…FN Meka was backed by the company Factory New, which described itself as a “first of its kind, next-generation music company, specializing in virtual beings.” (Also on the roster: the crypto-rapper Lil Bitcoin.) Though voiced by a human, FN Meka and his music — “lyrical content, chords, melody, tempo, sounds” — was derived in part from artificial intelligence, the industry publication Music Business Worldwide reported last year.
“Not to get all philosophical, but what is an ‘artist’ today?” Anthony Martini, a Factory New founder, told the publication at the time. “Think about the biggest stars in the world. How many of them are just vessels for commercial endeavours?”
Really, it’s Gorillaz written by an algorithm, except they chose the wrong training schema.
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Liz Truss loves maths. She loves it so much that she used to fire mental arithmetic questions at civil servants during meetings, and once told an audience of female high-flyers that her best advice for their ambitious daughters was to study the subject. She loves maths so much, indeed, that she approaches political decisions like an equation to be solved. The maths professor’s daughter works methodically through every possible option, including some that others would consider beyond the pale; she likes to test every argument, sometimes to exhausting lengths. (As one of her aides used to joke: what’s the difference between a rottweiler and Liz Truss? A rottweiler eventually lets go.) Her logical, dispassionate mathematician’s approach makes her a formidable negotiator and an unsentimental strategist, swift to abandon positions that no longer serve her.
Yet those who know her best say that with it comes a curious emotional detachment, or inability to factor into her calculations how things feel to other people, which is only now being exposed. She can be good company in private, funny and lively. But when colleagues mention her “faintly awkward” manner, or even call her “as close to properly crackers as anybody I’ve met in parliament” (Dominic Cummings, no stranger himself to being called something similar), this particular disconnectedness is often what they mean. It’s shaped the campaign of the woman still most likely to be Britain’s next prime minister, barring a political earthquake, and may soon shape this country’s future.
…She lacks Johnson’s taste for high living – any emerging scandals won’t involve gold wallpaper – or his need to be loved; she has taught herself not to care what people in politics think of her. But where Johnson never seemed to know what to do with his enormous majority, Truss is a workaholic policy geek whose government would be driven by her manic energy. In the worst-case scenario, she could do more damage than he ever did.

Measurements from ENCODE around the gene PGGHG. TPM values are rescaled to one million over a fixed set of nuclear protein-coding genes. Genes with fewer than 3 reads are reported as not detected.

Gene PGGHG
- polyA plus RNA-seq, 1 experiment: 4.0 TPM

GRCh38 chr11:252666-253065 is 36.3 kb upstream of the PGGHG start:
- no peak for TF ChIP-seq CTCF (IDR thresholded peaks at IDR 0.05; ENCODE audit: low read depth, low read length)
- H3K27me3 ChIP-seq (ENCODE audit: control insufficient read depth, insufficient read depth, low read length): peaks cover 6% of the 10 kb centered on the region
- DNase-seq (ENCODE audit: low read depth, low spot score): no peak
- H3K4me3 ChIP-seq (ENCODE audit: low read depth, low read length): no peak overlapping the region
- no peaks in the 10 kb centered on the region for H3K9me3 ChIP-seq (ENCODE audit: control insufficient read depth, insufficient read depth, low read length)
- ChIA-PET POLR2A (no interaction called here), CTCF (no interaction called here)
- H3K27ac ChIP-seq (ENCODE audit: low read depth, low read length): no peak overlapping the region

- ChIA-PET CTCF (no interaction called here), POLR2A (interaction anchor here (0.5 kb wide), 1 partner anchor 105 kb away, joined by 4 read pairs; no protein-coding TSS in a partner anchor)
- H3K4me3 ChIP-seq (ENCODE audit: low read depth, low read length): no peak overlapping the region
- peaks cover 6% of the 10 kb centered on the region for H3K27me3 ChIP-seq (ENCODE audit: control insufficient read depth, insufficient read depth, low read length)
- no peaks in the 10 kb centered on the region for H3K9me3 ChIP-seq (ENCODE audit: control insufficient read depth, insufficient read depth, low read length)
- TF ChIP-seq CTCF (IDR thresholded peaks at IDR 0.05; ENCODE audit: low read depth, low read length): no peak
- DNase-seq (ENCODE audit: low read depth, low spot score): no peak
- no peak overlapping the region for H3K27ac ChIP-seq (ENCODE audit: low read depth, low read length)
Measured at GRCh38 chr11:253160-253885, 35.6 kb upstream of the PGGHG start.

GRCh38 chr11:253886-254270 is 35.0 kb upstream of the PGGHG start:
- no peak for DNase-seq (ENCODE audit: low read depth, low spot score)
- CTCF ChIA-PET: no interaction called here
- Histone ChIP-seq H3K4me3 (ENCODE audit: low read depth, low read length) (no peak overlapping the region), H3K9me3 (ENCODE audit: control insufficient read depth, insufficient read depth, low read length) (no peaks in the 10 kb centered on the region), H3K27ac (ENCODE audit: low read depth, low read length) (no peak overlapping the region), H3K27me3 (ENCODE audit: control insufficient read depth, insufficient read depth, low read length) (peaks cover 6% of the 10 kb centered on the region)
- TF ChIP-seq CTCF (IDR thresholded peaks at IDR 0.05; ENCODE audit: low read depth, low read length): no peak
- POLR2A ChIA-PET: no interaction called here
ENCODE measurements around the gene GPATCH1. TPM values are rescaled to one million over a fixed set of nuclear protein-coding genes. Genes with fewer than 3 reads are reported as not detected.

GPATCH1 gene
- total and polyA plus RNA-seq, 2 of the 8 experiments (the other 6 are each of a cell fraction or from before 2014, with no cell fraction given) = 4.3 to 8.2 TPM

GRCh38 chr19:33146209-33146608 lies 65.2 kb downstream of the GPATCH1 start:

Very useful primer about who we seem, barring bizarre screwups by all the polling organisations, to be in for. Rory Stewart, who was an environment minister under her, tells of bringing her a 25-year environment plan (???), being told it wasn’t good enough in a meeting, and asking: “What don’t you like about it?” To which she replied “Everyone around this table knows what I don’t like about it,” to murmurs of assent from the civil servants. When she had left, he asked some of those remaining what, in fact was wrong with it. “Sorry, Rory, don’t know, just didn’t want to go against her,” came the reply.
She’s also a complete political chameleon, having once told Stewart (who finds her maths obsession weird) that she couldn’t see the point in his interest in foreign affairs. Then she ends up as Foreign Secretary.
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When people talk about live television drama, and in particular the disasters that can befall live productions, actors forgetting their lines and technical faults loom large. Sometimes mention will be made of the incident in which a leading actor died during a performance. It sounds like it could be a dark joke or an industry myth, but it’s true. It’s a morbid story but a fascinating one.
The production in question was Underground, transmitted on Sunday 30 November 1958 as part of ITV company ABC’s popular Armchair Theatre drama anthology. It was directed by William (known as Ted) Kotcheff, one of ABC’s regular directors, then aged only 27, and produced by Sydney Newman, the company’s drama supervisor. The play was a television dramatisation by James Forsyth of Harold Rein’s 1955 novel Few Were Left.
No recording of the play exists, so this account is based on various interviews and media reports about the play. There are several accounts of what happened which, though largely consistent on the main events, differ notably on the smaller details. In this essay I’ll try to separate the reality from the myth and distortion as far as is possible at this remove from the event itself.
Back in the days when it seemed like a good idea to do live plays as TV drama, not realising the drama might turn into a crisis. Fantastic research for a curio of TV history.
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|• Why do social networks drive us a little mad?
• Why does angry content seem to dominate what we see?
• How much of a role do algorithms play in affecting what we see and do online?
• What can we do about it?
• Did Facebook have any inkling of what was coming in Myanmar in 2016?
Read Social Warming, my latest book, and find answers – and more.
Errata, corrigenda and ai no corrida: Two queries from yesterday.
First: Janet Jackson’s Rhythm Nation as a method of disturbing hard drives? Seth F pointed out that it had much of the flavour of an urban legend, with “a friend’s experience” and studied vagueness about the PC OEM and hard drive maker in question. One for the “unproven” files.
Second: the IKEA effect, where you value things you’ve assembled more than you do things of the same quality made by others? It’s a real thing – there’s research to sort of confirm it. (Might depend on interpretation.)